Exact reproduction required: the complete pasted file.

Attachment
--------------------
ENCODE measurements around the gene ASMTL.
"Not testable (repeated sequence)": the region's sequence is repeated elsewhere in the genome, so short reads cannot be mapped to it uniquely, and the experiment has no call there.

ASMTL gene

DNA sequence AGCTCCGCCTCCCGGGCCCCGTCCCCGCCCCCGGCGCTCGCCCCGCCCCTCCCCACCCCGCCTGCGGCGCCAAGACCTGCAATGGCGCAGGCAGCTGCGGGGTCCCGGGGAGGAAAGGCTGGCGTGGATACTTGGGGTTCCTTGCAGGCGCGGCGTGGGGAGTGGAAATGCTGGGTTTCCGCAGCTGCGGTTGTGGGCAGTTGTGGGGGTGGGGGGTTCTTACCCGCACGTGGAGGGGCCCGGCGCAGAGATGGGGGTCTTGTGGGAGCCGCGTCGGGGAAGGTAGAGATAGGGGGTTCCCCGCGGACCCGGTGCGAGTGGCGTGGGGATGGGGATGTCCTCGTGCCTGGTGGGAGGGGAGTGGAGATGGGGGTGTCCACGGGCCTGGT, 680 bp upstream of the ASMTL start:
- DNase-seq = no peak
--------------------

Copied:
ENCODE measurements around the gene ASMTL.
"Not testable (repeated sequence)": the region's sequence is repeated elsewhere in the genome, so short reads cannot be mapped to it uniquely, and the experiment has no call there.

ASMTL gene

DNA sequence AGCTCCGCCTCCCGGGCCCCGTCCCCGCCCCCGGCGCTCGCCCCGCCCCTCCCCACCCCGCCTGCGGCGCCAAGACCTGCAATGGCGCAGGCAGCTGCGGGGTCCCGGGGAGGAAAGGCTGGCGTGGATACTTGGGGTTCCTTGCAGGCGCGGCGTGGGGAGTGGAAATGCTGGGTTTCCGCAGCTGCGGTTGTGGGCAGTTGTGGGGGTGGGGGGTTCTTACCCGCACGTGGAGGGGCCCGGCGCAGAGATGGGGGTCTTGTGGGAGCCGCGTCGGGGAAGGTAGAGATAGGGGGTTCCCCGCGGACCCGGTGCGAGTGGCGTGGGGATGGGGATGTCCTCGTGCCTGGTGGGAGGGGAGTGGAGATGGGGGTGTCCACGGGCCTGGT, 680 bp upstream of the ASMTL start:
- DNase-seq = no peak